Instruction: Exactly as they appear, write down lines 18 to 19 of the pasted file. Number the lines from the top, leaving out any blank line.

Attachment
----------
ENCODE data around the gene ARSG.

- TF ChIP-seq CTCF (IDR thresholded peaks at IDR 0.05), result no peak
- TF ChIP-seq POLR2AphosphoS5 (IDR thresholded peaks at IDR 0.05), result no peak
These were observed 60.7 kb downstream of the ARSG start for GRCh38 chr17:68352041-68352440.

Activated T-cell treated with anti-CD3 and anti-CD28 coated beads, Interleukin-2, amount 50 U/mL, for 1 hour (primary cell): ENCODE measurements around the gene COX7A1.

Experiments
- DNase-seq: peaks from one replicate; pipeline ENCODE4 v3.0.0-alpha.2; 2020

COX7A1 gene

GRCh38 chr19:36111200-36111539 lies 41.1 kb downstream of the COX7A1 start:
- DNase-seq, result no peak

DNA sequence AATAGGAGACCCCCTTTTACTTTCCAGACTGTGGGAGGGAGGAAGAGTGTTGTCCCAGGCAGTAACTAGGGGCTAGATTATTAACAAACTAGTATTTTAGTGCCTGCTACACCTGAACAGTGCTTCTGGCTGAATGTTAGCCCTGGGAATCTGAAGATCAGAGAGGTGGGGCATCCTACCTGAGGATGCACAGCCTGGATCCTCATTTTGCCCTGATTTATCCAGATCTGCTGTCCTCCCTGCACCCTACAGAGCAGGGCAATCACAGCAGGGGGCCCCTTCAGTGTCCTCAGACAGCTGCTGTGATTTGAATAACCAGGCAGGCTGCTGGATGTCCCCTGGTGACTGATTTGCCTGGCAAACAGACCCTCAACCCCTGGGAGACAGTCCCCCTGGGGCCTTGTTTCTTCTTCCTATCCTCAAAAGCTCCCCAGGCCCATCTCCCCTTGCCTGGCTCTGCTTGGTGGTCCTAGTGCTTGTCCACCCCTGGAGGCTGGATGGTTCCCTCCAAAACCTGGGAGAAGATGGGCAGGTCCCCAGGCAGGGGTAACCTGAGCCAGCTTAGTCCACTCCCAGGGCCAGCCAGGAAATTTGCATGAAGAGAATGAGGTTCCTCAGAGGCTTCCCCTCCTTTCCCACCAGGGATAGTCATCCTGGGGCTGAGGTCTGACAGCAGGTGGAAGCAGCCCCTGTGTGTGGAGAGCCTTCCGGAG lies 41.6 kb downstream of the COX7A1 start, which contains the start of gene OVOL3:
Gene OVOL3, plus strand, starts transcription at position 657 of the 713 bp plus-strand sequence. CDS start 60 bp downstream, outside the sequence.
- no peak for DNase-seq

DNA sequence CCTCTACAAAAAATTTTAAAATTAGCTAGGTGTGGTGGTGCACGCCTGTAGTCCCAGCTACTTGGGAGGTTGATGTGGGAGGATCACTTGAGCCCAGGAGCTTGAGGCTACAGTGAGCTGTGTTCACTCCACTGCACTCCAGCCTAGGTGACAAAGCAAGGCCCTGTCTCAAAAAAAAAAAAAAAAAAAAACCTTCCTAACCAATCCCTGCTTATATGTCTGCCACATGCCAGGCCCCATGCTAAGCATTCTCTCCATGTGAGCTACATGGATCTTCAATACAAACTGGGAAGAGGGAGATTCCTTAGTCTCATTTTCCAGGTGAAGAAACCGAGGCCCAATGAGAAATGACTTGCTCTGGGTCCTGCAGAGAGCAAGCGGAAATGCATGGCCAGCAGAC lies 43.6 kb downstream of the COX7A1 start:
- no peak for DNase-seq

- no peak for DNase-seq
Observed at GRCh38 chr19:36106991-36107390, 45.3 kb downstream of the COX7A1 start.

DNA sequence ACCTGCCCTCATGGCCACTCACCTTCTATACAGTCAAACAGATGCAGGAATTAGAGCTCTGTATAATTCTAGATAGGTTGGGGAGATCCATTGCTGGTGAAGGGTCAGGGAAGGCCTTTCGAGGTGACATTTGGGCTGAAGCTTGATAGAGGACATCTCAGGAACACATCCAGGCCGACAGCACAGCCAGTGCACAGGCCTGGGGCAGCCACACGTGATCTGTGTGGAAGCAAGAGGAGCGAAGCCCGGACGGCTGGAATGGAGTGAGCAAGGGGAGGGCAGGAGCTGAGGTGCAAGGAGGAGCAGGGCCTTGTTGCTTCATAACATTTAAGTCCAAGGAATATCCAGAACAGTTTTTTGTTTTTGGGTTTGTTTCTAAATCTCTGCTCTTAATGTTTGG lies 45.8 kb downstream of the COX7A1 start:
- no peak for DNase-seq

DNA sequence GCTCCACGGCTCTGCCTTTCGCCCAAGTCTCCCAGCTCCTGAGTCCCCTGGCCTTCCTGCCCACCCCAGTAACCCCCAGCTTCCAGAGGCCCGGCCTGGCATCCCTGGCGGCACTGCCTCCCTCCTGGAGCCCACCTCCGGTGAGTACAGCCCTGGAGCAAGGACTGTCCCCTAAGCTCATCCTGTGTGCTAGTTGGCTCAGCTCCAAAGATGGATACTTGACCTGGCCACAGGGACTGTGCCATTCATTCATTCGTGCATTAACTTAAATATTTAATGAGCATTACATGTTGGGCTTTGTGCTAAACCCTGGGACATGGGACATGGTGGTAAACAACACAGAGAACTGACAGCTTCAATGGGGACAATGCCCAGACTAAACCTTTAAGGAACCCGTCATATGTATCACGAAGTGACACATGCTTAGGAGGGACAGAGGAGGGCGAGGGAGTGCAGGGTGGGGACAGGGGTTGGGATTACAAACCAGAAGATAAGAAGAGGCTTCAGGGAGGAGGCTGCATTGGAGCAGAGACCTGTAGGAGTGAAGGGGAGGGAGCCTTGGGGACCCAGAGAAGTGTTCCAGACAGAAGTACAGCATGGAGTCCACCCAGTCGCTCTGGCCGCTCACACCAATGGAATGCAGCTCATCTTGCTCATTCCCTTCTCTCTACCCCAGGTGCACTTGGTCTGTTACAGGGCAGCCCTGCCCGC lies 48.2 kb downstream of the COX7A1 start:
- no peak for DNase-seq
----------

DNA sequence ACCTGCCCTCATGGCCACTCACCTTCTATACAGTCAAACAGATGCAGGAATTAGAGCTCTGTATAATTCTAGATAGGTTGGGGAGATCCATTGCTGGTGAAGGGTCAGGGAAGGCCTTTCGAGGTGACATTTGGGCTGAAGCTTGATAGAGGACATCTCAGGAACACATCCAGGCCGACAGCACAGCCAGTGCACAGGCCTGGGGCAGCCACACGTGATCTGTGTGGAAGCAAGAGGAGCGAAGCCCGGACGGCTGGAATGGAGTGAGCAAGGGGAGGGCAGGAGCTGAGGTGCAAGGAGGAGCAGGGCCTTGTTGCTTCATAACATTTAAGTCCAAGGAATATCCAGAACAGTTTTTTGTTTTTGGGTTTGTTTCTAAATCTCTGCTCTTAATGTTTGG lies 45.8 kb downstream of the COX7A1 start:
- no peak for DNase-seq